Don’t forget to wash your ears. Whenever you say that, you unavoidably use your “parent voice”. Maybe you even remember getting that advice as a kid. That’s the type of memory that can remind you of simpler times as you wrap yourself in the nostalgia of youth.
But that advice can be pretty helpful. Uncontrolled earwax accumulation can cause a significant number of problems, particularly for your hearing. Even worse, this organic substance can harden in place making it difficult to clean out. In other words, the clearer you keep your ears, the better off you’ll be.
Excessive earwax? Eww!
Earwax is, well, sort of gross. That’s a viewpoint that most people share. But it is actually essential for your ear’s health. Produced by special glands in your ear and churned outwards by your jaw’s chewing motion, earwax can help keep dirt and dust out of your ears.
In other words, the right amount of earwax can help keep your ears clean and healthy. It may seem peculiar, but earwax doesn’t suggest poor hygiene.
The problems start when your ears produce too much earwax. And, understandably, it can sometimes be a bit difficult to tell when a healthy amount of earwax begins to outweigh its usefulness (literally).
What does excess earwax do?
So, what develops as a result of accumulated earwax? Earwax that gets out of hand and, over time, builds up, can lead to a number of issues. Here are a few:
- Earache: An earache is one of the most common indications of excess earwax. Sometimes, it doesn’t hurt that much, and other times it can really hurt. This is normally a result of the earwax producing pressure someplace it shouldn’t.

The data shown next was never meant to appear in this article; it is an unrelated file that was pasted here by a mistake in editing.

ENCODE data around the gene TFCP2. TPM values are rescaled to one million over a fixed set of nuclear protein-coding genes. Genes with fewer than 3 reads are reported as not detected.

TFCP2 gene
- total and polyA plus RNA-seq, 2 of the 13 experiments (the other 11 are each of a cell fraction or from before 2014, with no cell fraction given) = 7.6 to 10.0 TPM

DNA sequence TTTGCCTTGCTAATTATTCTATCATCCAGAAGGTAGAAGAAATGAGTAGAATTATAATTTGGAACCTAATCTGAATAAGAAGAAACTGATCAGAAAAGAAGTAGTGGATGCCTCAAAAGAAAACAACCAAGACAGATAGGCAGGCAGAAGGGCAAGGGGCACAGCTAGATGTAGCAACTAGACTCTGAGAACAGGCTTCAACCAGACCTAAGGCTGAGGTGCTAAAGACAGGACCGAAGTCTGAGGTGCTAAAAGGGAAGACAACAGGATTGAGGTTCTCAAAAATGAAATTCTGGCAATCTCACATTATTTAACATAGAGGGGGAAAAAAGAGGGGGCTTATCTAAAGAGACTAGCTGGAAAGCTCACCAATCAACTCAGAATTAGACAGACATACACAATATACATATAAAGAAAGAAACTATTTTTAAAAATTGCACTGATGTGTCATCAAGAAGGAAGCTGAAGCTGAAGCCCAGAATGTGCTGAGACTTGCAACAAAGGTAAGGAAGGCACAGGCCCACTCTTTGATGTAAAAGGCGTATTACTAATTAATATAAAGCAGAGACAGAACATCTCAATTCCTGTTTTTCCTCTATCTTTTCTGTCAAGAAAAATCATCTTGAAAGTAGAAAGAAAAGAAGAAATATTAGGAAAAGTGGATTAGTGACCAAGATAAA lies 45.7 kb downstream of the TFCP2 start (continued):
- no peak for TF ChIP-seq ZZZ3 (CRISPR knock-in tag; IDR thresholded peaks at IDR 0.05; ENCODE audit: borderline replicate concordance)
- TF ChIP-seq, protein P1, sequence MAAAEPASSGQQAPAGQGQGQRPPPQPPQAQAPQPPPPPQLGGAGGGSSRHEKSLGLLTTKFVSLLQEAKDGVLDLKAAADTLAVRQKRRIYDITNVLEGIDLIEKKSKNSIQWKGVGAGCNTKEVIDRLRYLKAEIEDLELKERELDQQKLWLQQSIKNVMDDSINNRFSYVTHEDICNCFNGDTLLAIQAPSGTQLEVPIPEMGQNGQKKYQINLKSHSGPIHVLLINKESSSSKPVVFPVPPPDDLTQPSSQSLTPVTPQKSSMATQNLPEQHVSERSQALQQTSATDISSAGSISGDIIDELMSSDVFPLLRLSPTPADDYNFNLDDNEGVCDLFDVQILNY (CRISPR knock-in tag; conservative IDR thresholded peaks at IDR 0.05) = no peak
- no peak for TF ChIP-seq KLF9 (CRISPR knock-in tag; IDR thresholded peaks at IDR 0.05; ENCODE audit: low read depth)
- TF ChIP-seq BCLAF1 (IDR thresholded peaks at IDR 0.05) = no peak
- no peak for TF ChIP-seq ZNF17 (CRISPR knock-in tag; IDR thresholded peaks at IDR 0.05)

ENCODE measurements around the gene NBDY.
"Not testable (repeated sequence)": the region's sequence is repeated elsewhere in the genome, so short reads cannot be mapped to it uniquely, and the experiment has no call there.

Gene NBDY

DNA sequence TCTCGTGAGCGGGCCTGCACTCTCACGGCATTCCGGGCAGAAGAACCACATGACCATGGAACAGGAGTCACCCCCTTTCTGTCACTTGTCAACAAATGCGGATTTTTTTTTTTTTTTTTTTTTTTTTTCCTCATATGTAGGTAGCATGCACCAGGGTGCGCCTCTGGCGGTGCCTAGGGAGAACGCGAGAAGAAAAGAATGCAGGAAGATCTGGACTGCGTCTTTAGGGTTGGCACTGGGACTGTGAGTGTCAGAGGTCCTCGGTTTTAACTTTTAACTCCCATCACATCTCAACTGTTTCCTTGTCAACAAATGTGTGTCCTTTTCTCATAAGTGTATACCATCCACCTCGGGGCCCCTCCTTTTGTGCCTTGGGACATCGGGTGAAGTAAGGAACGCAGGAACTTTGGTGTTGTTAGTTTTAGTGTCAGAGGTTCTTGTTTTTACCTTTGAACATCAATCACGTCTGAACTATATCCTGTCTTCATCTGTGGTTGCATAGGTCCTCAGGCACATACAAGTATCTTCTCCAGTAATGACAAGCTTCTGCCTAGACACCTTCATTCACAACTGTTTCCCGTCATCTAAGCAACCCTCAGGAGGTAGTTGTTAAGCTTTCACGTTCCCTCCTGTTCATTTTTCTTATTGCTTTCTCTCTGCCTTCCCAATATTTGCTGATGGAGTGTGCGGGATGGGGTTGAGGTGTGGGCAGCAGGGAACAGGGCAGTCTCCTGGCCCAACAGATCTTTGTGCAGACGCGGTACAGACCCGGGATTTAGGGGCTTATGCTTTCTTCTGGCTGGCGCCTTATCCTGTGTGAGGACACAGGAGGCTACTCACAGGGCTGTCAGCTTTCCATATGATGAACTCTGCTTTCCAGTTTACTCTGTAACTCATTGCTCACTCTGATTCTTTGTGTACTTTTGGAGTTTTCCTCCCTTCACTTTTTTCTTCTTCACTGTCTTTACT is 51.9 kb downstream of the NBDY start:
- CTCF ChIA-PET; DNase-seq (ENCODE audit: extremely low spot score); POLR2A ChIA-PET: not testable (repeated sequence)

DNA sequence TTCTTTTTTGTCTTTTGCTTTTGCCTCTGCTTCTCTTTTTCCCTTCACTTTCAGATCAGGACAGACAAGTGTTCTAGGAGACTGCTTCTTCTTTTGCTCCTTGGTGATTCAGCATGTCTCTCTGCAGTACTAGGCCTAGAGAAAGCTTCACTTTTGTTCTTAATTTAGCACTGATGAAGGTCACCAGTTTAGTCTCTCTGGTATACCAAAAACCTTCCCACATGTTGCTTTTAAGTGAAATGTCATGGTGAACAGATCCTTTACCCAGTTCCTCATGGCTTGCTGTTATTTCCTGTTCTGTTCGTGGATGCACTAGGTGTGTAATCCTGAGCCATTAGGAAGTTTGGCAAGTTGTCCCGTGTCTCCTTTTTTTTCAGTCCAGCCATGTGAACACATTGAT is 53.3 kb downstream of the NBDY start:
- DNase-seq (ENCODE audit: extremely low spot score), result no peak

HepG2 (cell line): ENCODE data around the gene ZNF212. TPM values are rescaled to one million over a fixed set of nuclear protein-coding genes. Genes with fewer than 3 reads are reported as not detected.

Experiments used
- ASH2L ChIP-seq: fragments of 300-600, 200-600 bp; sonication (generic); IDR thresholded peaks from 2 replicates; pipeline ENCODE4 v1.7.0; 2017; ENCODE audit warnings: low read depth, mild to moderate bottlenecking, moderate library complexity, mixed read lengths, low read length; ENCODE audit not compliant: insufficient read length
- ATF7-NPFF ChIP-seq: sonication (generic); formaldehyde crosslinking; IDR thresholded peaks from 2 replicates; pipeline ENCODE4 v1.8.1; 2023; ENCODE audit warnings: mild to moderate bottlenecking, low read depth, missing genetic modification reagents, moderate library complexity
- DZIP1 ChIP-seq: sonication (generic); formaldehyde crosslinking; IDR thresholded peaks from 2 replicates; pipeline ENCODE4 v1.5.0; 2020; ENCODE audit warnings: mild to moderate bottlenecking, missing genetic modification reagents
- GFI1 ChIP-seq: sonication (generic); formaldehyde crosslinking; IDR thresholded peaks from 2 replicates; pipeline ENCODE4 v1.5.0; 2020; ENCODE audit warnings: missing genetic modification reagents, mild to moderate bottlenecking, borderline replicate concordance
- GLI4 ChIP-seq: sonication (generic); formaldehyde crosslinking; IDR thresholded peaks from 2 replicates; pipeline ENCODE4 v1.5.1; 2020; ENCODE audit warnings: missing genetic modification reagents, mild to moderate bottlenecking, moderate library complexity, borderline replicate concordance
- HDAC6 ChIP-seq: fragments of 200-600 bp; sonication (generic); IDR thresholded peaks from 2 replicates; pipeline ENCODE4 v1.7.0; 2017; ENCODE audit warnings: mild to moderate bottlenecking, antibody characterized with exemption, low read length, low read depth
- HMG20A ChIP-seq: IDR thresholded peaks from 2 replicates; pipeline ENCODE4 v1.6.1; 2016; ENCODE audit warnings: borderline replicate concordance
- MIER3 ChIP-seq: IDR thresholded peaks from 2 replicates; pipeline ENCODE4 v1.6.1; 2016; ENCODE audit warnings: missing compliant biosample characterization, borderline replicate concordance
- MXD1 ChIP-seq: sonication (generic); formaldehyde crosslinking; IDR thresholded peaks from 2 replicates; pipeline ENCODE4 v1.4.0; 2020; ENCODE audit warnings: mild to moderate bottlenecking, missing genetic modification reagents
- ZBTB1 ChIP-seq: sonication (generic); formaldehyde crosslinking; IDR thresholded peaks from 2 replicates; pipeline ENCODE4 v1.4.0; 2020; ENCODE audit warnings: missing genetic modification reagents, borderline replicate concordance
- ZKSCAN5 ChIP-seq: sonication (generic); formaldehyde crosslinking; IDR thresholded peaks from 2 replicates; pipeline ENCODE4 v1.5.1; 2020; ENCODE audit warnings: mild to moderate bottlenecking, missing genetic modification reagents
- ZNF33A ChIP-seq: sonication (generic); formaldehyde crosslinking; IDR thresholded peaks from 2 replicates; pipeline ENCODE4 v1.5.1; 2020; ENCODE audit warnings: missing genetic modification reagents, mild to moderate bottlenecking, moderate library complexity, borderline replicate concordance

- Dizziness: Your inner ear is essential to your balance. So when excess ear wax causes your inner ear to get out of whack, your balance can suffer, causing you to feel dizzy.
- Tinnitus: When you hear ringing or buzzing that isn’t actually there, you’re probably suffering from a condition known as tinnitus. Earwax accumulation can cause tinnitus symptoms to worsen or to appear.
- Infection: Excessive earwax can lead to ear infections. Sometimes, that’s because the earwax can lock in fluid where it shouldn’t be.
This list is only the beginning. Headaches and pain can occur because of uncontrolled earwax accumulation. Too much earwax can hinder the functionality of hearing aids. So too much earwax might make you think your hearing aids are malfunctioning.
Can your hearing be impacted by earwax?
Well, yes it can. One of the most common problems associated with excess earwax is hearing loss. When earwax builds up in the ear canal it causes a blockage of sound causing a kind of hearing loss called conductive hearing loss. The problem normally goes away when the earwax is removed, and usually, your hearing will return to normal.
But there can be sustained damage caused by accumulated earwax, particularly if the buildup gets extreme enough. The same is true of earwax-caused tinnitus. It’s typically not permanent. But the longer the extra earwax sticks around (that is, the longer you ignore the symptoms), the greater the risk of long-term damage.
Prevention, treatment, or both?
It’s a good idea to keep an eye on your earwax if you want to protect your hearing. In many circumstances, earwax buildup is caused not by excess production but by incorrect cleaning (for example, blockage is frequently caused by cotton swabs, which tend to push the earwax further in rather than removing it).
Often, the wax has gotten hard, dense, and unmovable without professional help. You’ll be capable of starting to hear again as soon as you get that treatment and then you can start over, cleaning your ears the correct way.